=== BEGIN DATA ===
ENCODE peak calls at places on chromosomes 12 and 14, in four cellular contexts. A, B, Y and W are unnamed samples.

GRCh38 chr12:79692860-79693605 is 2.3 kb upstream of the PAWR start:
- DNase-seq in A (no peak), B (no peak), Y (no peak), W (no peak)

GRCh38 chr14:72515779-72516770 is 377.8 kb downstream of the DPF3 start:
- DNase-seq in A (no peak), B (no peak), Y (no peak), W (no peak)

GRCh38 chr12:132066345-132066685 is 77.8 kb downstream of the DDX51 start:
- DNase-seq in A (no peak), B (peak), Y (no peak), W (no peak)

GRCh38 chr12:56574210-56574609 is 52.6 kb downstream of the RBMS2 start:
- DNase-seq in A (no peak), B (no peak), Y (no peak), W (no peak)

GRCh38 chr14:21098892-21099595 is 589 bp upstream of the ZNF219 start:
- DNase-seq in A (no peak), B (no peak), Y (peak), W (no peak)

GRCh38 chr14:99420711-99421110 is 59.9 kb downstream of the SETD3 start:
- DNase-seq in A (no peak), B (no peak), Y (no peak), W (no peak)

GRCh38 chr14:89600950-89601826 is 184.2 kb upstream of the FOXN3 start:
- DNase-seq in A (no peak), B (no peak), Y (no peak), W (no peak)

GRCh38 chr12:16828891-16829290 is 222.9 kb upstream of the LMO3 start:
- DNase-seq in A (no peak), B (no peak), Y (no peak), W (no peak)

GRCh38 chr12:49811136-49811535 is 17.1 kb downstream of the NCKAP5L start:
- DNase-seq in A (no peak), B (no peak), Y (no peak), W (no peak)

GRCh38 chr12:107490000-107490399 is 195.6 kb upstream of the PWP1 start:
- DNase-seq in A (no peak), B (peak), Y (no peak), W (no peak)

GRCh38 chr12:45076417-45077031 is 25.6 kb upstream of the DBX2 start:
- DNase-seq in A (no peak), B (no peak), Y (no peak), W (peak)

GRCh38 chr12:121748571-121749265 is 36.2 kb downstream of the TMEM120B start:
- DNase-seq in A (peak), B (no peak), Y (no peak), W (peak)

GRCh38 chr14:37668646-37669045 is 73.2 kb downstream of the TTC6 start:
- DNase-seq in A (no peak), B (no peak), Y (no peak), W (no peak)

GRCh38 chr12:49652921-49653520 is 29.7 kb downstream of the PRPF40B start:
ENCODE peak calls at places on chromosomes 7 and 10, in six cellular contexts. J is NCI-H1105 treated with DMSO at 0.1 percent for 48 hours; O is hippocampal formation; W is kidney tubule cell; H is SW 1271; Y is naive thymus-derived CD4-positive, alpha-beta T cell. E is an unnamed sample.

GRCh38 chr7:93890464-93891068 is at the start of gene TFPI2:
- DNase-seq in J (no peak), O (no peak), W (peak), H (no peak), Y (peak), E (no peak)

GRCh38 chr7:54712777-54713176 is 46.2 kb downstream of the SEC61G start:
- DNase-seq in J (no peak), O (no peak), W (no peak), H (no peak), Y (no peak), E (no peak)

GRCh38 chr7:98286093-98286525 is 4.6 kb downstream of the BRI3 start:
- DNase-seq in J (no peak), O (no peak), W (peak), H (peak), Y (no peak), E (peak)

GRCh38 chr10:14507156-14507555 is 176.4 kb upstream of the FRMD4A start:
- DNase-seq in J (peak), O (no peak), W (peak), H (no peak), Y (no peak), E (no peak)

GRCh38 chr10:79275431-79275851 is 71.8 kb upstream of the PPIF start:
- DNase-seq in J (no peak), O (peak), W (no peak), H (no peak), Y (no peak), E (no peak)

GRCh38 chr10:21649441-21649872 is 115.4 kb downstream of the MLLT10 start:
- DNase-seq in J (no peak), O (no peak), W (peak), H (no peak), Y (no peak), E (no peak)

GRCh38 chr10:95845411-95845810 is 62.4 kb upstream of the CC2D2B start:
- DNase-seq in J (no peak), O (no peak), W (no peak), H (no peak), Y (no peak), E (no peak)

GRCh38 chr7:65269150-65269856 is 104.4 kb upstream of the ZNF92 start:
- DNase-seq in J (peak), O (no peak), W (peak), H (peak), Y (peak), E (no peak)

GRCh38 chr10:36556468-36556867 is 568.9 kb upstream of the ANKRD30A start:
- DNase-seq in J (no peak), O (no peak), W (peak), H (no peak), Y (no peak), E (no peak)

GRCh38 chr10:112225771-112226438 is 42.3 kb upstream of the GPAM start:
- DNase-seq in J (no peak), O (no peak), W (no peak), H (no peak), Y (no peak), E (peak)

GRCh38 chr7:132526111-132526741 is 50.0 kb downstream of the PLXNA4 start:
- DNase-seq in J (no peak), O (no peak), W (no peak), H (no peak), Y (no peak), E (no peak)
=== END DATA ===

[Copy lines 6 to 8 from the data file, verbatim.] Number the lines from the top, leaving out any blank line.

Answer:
GRCh38 chr12:132066345-132066685 is 77.8 kb downstream of the DDX51 start:
- DNase-seq in A (no peak), B (peak), Y (no peak), W (no peak)

GRCh38 chr12:56574210-56574609 is 52.6 kb downstream of the RBMS2 start: